Distance between Planes?

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  • Distance between Planes?

    How do you measure distance between to not perfectly verticle planes. Should I measure at two points ie. the distance at the top and one at the bottom. But the dimension given on drawing is single.

    Thanks
    G S Gill

  • #2
    You need to determine from the print where they want this distance. If the planes are drawn non-parellel to one another the drawing should reflect this.

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    • #3
      Originally posted by Tested
      You need to determine from the print where they want this distance. If the planes are drawn non-parellel to one another the drawing should reflect this.
      Exactly...

      If the drawing does not specify an angle, it is to be assumed parallel or perpendicular...
      sigpic
      Xcel 15-20-10 - PFXcel 7-6-5 - Merlin 11-11-7 - Romer Absolute 7525SI
      PCDMIS 2012
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      • #4
        (Implied)
        RFS Means Really Fussy Stuff

        When all you have is a hammer - everything looks like a nail....
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        • #5
          Distance..........

          Be aware of some things here.....

          1st....When you measure your planes, if those planes have taper in them from top to bottom or a form issue with say, flatness, that will be a part of your of distance "equation" when PCDMIS does it's analysis. The software will try and establish an "average" location of the plane based on your levels and primary alignments.

          2nd....Analyze your pattern of measurement (how you displace your points about the planar surface) this also affects how PCDMIS measures distance. For example, let's say, that if your planes have a .002-.003 dwell in the center of them and you take points all over the planar surfaces, the software will try to establish an "average" planar reading based upon the center of the centroid that you create with your point pattern. That is to say using the same example, that if you took more points towards the edges on one reading and them took them again in a pattern more towards the center, you'l find the two planes you just measured won't be in the same location and the distance readings will be affected.

          What you've ventured into is a classic example of how cmm's when measuring certain criteria are not absolute. You can take 100 points on each of your two planes and find a distance generated and then find that a deltronic pin .002 under that reading won't pass completely between them without binding. It's here you have to use a little common sense and like some of the other guys have said, see if there is a form callout on the print and if not, question why if that distance is critical for the part's function.

          Hope this helps....B
          Physics dictates to man why his world acts the way it does....Chemistry tells him why it smells the way it does.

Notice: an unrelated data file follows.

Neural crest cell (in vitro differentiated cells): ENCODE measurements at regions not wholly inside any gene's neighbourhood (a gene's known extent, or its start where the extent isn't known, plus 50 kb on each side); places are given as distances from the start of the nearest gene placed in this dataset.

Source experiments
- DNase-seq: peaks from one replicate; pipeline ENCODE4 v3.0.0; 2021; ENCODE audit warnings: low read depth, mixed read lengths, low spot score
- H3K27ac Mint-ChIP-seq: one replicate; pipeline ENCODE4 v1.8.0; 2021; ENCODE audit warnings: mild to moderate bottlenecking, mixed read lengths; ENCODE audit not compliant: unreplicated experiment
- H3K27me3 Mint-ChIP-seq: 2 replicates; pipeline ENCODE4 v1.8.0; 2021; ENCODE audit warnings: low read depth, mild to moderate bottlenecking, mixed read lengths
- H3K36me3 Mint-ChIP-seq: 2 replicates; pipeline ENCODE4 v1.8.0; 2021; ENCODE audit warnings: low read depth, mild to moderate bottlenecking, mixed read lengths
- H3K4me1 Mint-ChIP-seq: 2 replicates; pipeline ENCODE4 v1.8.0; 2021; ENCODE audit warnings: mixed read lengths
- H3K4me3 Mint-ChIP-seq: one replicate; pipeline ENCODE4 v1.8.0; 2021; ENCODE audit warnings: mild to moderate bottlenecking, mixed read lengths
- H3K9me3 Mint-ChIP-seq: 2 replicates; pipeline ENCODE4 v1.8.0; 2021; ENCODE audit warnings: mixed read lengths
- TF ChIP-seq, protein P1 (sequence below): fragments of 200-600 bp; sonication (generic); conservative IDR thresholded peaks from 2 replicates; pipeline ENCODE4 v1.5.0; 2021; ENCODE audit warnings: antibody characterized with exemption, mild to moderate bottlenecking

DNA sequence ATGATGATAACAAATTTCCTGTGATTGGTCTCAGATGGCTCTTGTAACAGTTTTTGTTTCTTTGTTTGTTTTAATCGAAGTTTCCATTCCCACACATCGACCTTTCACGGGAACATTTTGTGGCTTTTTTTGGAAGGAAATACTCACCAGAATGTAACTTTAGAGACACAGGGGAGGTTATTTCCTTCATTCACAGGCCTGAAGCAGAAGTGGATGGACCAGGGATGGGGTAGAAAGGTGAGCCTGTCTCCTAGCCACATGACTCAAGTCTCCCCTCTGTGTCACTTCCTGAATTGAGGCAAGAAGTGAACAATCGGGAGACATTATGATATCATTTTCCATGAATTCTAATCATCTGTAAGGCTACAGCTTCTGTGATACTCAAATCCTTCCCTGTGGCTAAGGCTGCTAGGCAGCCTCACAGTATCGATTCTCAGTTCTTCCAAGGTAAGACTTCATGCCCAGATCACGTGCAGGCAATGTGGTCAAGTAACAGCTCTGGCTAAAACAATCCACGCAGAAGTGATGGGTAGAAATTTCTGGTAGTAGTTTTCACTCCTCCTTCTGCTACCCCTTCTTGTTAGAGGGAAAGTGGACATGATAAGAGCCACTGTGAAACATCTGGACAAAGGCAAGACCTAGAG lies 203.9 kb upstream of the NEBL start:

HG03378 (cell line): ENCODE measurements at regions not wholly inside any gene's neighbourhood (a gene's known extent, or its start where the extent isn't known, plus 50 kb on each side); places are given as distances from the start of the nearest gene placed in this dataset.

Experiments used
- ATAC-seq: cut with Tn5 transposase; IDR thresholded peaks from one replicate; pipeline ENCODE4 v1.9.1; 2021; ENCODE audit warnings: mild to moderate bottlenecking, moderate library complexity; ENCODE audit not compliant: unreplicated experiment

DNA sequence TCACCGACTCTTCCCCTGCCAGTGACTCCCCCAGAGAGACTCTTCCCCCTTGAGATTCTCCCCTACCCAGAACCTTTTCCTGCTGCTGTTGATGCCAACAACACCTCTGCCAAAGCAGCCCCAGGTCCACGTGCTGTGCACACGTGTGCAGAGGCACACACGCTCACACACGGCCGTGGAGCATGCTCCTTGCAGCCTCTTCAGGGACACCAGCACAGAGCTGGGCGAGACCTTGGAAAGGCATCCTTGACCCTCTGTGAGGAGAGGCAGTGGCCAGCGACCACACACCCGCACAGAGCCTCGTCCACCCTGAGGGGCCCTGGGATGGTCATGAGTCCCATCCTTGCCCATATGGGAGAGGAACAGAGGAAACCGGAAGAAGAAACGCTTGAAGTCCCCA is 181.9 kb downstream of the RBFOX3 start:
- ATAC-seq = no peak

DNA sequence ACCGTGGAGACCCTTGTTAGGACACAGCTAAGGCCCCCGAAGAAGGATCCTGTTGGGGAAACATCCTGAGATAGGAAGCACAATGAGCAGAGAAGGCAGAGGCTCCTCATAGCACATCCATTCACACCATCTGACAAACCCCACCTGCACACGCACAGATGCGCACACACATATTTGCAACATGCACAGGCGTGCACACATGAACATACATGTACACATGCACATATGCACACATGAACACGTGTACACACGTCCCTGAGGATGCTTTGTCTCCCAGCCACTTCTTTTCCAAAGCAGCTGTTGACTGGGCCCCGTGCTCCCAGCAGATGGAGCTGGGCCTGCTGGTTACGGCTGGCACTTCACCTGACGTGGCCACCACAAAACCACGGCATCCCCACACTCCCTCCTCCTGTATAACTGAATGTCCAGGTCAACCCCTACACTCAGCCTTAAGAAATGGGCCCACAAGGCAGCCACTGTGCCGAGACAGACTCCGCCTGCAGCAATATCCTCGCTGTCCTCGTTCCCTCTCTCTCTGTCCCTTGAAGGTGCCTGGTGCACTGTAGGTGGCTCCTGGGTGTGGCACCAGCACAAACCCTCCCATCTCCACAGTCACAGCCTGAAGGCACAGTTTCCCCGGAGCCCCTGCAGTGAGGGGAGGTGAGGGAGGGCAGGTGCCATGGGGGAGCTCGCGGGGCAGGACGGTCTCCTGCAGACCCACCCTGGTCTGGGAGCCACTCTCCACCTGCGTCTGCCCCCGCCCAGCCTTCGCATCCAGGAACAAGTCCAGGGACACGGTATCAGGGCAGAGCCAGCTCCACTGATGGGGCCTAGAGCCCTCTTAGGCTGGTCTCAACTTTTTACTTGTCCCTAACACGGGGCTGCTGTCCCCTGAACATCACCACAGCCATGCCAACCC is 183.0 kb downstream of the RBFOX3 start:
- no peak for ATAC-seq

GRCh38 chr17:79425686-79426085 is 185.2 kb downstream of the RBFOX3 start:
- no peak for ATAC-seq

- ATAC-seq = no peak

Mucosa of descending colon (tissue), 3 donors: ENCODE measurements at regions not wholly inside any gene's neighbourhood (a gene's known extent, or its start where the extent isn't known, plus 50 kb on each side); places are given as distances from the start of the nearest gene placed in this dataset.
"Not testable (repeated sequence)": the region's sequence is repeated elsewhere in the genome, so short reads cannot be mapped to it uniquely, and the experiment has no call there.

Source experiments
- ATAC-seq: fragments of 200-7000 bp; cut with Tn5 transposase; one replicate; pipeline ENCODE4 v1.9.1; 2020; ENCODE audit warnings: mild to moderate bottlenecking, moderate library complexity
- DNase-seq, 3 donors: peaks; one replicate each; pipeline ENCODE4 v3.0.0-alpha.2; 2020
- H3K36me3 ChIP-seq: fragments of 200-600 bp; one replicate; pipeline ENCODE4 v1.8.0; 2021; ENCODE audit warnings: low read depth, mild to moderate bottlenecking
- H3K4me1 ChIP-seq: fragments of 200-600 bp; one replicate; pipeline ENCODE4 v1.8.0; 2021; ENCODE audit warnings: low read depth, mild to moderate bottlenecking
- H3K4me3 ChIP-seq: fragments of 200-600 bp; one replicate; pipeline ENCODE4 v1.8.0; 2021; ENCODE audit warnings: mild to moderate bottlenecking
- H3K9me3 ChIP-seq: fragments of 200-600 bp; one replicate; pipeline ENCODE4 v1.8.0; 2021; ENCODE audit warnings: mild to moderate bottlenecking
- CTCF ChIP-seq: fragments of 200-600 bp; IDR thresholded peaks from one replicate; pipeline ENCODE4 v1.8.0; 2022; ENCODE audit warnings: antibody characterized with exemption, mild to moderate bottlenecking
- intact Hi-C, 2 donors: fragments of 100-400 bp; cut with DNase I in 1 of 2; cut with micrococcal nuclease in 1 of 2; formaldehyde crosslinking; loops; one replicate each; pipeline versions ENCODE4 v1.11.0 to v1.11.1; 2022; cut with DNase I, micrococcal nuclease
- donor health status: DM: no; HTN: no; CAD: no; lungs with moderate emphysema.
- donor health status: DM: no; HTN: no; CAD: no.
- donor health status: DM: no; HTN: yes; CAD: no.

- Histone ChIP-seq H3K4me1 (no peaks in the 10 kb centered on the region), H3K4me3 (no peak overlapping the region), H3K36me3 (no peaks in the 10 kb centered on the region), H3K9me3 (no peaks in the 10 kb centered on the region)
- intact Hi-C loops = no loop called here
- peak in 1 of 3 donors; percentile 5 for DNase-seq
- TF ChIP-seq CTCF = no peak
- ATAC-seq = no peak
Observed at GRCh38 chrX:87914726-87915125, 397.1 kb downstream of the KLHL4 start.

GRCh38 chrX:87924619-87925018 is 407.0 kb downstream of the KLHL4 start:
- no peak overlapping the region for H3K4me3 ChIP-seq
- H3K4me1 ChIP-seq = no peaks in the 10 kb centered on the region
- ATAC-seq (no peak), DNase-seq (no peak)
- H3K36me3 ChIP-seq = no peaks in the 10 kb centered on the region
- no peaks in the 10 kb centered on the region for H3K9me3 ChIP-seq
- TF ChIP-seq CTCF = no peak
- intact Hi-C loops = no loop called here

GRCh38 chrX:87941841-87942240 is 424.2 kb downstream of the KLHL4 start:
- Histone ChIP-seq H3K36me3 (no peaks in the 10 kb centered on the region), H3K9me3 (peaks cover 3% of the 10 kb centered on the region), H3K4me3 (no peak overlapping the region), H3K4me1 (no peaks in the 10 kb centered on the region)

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          • #6
            Why are they not parallel? Are these "Planes" the sides of a part that have draft on them? Is that why they are not parallel? Is it by design.
            Links to my utilities for PCDMIS

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            • #7
              Yes , According to Design Engineer they have draft on them. But it is nowhere mentioned on the drawing. I think the Drawing need to be updated.
              CMM is a new thing in our company, so I think they have to be more careful before issueing a drawing.

              Thanks
              Guru Gill

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              • #8
                Then you need to measure the theoretical corners at the top(assuming that it probably also has a radiused corner).

                You could measure planes on the sides and the top and intersect each to create lines and then work it out that way. Or you could measure a line on each side and the top(sort of in a cross-section format) and intersect those to come up with points and then do the disstance between them.
                Links to my utilities for PCDMIS

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                • #9
                  If that's the case then the drawing should specify dim + draft or - draft, + draft would mean you measure the smallest and expect the distance to get larger going away from that level, - draft would tell you to measure the largest distance and expect the dim to get smaller going away from that level.

                  Whew! Breathe, blonde moment.

                  TK
                  sigpicHave a homebrew

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                  • #10
                    Ohhhhh.....!

                    After reading further I see your problem isn't one of the software's abiltiy analyzing distance but one of an engineer giving you a print that's got you running in circles. If you're looking at a print that has drafted walls and a distance callout is on it between the alledged planes it better have 1.) the draft angle and 2.) the distance either referenced at the top or bottom of he draft. Usually, most engineers here will use the witness lines from the callout to point out either the tangent points at the top or bottom of the walls in question. Sorry about the misread! -B-
                    Physics dictates to man why his world acts the way it does....Chemistry tells him why it smells the way it does.

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                    • #11
                      If you are going to get the print change, maybe you can get them to make that a Surface Profile call out.
                      sigpicSummer Time. Gotta Love it!

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